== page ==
What makes for a good international meeting or incentive destination? Several factors should play into the final choice, starting with where the attendees are based.
“If it takes two stops to get there, they’re not going,” Hester says. “It’s really important to have good air access.” Having a group fly halfway around the world for an event means people will be exhausted for the first day or two. “I make sure they understand flight distances. People get excited about going to Australia, but if they want to do an incentive for four or five nights I tell them the flight time has to be proportionate to the amount of time for the program.”
For Michael Lambert, travel account manager, operations with Maritz Travel, airlift to Australia was an important consideration for an incentive he plans annually for a financial institution catering to the Latin market in the Americas. Fortunately, air service to Sydney has grown considerably over the last decade.
“We had 350 attendees coming from the Caribbean, Central and South America, as well as from the U.S. But I could funnel them through Dallas, L.A. or even Santiago, Chile.”
Australia is still a long flight, and a bucket-list destination for many. In addition to recommending at least four nights, Lambert says planners should expect a lot of requests for extensions. “I think that’s something a lot of us don’t anticipate.”
It’s also important to understand the culture of the company and how it relates to the destination, Lombard says. “It’s not about whether Morocco is better than Italy — one might work for one company, the other works for another. Some groups may want a more remote experience someplace like Cambodia or Myanmar, or I can give you a more polished experience in downtown Singapore or Bangkok.”
Clients need to understand that many destinations do not operate the way they may be used to at home. Cuba is currently trendy, but amenities to which travelers are accustomed, such as air conditioning or cell phone and internet access, are not widely available.
James LaValle, LA-based manager of MICE for the Hong Kong Tourism Board, recommends meeting planners researching their first overseas event should start with a user-friendly destination.
“Hong Kong certainly is,” LaValle says. “They can go into Hong Kong with a little more sense of familiarity. It’s a user-friendly destination but has enough unique cultural appeal to be very exciting for its visitors. And with the increased focus on China lately, Hong Kong provides access to China without being in China, with all of its limitations. Negotiating and contracting in Hong Kong are very easy, there’s no taxes, VAT, GST or otherwise, and there’s no visa required. Those visas can not only take a lot of time, but can also require a lot of funds to secure.”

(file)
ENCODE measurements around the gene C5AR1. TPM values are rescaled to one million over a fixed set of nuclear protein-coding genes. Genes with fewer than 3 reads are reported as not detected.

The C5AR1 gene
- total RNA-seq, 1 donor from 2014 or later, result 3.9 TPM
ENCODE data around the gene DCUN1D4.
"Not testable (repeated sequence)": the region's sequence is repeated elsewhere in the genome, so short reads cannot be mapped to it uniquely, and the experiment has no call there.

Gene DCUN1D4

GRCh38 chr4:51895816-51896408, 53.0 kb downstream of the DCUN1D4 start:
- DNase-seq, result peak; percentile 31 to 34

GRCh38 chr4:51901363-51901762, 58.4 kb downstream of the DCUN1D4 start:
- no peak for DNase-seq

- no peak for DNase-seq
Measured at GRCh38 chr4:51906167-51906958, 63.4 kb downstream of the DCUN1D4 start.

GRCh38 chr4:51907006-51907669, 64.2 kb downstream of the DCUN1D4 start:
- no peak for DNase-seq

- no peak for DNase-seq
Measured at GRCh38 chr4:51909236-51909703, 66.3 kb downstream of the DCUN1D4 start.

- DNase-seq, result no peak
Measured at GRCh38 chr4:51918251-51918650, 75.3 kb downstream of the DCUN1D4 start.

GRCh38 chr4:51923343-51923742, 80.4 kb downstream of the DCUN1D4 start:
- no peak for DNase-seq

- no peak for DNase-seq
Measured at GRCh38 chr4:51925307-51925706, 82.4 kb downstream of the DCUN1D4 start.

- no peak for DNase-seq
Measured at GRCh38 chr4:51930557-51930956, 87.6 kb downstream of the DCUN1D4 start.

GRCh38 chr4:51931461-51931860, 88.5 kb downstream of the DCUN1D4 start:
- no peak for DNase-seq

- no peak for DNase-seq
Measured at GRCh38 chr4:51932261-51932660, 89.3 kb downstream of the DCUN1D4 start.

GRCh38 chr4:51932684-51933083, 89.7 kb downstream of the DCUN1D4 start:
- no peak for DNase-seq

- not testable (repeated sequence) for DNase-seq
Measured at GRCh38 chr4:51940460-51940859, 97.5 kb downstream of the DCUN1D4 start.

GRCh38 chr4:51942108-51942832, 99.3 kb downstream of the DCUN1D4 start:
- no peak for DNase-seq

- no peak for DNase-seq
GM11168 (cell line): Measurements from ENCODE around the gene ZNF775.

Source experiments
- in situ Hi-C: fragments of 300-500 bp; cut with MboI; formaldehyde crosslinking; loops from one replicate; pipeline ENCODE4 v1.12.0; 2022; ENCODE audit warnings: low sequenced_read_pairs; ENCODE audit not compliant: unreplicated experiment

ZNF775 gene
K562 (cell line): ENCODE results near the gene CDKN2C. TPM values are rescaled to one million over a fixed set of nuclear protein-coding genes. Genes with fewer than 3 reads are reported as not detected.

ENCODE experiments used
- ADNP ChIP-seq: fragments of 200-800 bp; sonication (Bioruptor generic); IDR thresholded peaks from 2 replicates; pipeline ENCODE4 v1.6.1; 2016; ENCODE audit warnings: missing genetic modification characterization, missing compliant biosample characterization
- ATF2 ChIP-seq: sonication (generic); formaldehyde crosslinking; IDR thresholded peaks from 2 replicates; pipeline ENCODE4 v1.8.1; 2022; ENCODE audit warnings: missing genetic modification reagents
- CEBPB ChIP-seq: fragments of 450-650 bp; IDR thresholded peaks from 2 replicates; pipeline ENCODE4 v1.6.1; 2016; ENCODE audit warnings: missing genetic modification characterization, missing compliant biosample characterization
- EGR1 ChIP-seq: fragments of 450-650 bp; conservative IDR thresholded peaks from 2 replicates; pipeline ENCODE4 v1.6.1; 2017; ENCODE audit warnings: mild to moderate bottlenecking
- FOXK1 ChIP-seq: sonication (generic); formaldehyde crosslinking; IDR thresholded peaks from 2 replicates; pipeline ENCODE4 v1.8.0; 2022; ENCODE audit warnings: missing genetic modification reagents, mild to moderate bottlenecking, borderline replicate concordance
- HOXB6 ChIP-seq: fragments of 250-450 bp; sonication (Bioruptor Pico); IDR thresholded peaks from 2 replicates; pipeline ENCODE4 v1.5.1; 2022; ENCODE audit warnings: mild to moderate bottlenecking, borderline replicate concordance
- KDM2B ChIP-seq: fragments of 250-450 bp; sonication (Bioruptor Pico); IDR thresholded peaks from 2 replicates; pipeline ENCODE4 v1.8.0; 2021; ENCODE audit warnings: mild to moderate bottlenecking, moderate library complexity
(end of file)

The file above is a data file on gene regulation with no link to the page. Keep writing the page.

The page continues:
“In New Zealand, the U.S. dollar is very strong, so it’s a great value for us,” Hester says. “Ireland and Thailand also offer great value. Vietnam and Cambodia are just plain dirt cheap. There are some places that are expensive, such as Scandinavia, but you get a lot for your money.”
Airfare can be a particular concern for planners looking overseas, but with a glut of seats flying over the Pacific today, some far-flung destinations can be cheaper than stateside options. One example: Thailand.
For sheer exoticism on a big-city scale, Bangkok is hungry for business and wants to showcase its meetings options. Software provider SDL weighed several options for a leadership summit held last year. Following events in the Europe, Middle East and Africa (EMEA) and North America-South America (NASA) regions, Jessica Connolly, senior manager, corporate events & marketing with SDL, says cost was “the outstanding factor” in selecting Bangkok as the host for the 150-person meeting.
“Coupled with the quality and cost of the location, Bangkok was a top choice,” Connolly says. The city provides attendees a decidedly foreign place where English is a common second language, there’s a vibrant culture, and five-star hotels offer excellent value for money.”
Sumate Sudasna, president of the Thailand Incentive and Convention Association (TICA) agrees that Bangkok is a great destination.
“Thai hospitality is second to none,” Sudasna says, adding that Bangkok is known as the city of smiles. “Bangkok is ideal for people who want something different but also desire American-style comfort.”